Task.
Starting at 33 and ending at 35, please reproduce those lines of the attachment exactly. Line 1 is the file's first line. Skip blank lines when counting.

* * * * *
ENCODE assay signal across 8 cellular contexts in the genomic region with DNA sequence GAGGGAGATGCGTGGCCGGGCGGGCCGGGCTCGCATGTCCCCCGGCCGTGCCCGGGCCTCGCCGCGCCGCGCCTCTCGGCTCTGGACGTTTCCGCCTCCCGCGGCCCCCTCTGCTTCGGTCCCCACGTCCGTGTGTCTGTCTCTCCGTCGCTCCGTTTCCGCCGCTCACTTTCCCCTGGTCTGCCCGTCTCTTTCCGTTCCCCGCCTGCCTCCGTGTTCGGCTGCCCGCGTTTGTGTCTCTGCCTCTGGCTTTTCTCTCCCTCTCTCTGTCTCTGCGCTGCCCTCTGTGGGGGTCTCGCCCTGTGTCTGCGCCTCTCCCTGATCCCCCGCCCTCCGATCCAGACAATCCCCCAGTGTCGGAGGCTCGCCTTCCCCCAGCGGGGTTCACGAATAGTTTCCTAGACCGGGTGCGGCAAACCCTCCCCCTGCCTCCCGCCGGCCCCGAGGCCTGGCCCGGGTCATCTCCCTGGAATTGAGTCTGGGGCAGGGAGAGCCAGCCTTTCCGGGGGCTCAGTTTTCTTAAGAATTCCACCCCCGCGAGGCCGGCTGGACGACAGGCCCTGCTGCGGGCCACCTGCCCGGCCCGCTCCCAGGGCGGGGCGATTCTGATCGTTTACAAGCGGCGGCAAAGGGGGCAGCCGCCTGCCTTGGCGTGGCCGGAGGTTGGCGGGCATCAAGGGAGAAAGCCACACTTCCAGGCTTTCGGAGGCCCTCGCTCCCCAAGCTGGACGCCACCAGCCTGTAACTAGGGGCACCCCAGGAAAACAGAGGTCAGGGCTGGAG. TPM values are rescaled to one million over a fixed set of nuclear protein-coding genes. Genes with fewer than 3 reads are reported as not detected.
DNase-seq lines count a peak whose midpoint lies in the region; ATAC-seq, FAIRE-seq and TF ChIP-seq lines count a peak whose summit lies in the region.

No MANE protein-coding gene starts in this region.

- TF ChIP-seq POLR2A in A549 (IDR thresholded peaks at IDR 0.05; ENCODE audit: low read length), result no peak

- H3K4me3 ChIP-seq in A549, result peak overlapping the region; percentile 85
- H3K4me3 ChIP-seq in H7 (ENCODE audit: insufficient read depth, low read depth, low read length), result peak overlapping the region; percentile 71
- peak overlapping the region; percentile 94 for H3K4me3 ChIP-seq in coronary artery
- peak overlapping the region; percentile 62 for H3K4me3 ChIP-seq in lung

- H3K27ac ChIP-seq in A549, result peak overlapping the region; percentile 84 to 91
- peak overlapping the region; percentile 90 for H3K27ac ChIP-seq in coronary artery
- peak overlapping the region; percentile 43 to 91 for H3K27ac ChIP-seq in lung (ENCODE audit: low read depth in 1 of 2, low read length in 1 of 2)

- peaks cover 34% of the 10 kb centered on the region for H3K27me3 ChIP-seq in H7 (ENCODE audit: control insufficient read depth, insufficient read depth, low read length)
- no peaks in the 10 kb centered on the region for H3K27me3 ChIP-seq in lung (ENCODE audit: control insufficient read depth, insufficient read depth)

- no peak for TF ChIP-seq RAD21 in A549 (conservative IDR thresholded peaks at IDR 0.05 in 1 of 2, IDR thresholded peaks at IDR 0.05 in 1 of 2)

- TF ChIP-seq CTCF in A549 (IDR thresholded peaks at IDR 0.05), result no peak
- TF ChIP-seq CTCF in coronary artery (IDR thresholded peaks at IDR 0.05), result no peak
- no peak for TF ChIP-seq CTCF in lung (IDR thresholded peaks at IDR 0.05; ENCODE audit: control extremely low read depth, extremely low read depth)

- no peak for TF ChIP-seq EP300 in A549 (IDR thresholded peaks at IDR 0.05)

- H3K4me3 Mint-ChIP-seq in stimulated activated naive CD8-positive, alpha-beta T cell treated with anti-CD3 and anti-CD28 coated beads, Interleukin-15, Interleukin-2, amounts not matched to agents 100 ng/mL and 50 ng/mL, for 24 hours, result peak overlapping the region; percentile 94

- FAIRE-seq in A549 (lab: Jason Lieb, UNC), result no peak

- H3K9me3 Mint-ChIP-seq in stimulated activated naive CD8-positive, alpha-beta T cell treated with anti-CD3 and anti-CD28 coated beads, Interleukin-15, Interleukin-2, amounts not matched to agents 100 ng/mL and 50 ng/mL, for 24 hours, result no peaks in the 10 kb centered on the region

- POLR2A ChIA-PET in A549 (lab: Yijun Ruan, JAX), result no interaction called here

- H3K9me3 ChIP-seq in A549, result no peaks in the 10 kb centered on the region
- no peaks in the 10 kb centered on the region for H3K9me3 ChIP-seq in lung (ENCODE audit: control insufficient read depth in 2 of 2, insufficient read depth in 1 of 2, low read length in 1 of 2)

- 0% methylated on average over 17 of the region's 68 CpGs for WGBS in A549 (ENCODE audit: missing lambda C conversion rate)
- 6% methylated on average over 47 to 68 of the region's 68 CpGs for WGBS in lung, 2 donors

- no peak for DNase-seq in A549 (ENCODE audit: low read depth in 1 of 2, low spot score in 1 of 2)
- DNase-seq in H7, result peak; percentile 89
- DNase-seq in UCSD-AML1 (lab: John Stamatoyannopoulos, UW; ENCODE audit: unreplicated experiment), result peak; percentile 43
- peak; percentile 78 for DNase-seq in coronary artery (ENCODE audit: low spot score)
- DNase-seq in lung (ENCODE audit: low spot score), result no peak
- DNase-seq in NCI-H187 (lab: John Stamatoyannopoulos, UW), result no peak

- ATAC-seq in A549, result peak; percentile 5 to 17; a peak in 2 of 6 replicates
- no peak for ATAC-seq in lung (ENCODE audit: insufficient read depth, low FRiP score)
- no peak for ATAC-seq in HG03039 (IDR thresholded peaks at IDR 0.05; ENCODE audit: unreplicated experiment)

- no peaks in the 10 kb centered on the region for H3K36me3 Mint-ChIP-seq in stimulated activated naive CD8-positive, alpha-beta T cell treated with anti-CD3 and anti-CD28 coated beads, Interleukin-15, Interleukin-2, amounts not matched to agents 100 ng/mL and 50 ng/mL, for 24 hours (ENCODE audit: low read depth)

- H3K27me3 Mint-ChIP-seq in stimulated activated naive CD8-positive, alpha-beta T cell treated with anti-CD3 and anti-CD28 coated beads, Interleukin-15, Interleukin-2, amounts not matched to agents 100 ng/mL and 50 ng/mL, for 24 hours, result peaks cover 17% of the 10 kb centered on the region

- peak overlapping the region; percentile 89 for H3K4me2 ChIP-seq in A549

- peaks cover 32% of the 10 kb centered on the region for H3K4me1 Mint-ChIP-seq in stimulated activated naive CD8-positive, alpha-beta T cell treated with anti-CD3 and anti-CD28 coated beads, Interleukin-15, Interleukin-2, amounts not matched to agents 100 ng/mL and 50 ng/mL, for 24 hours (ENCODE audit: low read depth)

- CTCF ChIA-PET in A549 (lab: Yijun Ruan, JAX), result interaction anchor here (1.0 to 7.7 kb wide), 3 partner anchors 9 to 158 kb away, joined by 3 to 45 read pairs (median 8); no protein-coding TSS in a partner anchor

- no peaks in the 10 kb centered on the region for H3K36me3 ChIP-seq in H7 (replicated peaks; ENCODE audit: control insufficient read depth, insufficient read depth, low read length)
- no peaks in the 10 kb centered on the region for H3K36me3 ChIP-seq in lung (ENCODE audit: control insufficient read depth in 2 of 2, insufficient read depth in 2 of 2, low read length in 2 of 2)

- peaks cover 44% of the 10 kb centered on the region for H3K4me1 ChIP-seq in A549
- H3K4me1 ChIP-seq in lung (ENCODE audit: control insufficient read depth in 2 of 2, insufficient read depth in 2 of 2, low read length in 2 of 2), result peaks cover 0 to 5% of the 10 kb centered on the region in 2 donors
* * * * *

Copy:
- ATAC-seq in A549, result peak; percentile 5 to 17; a peak in 2 of 6 replicates
- no peak for ATAC-seq in lung (ENCODE audit: insufficient read depth, low FRiP score)
- no peak for ATAC-seq in HG03039 (IDR thresholded peaks at IDR 0.05; ENCODE audit: unreplicated experiment)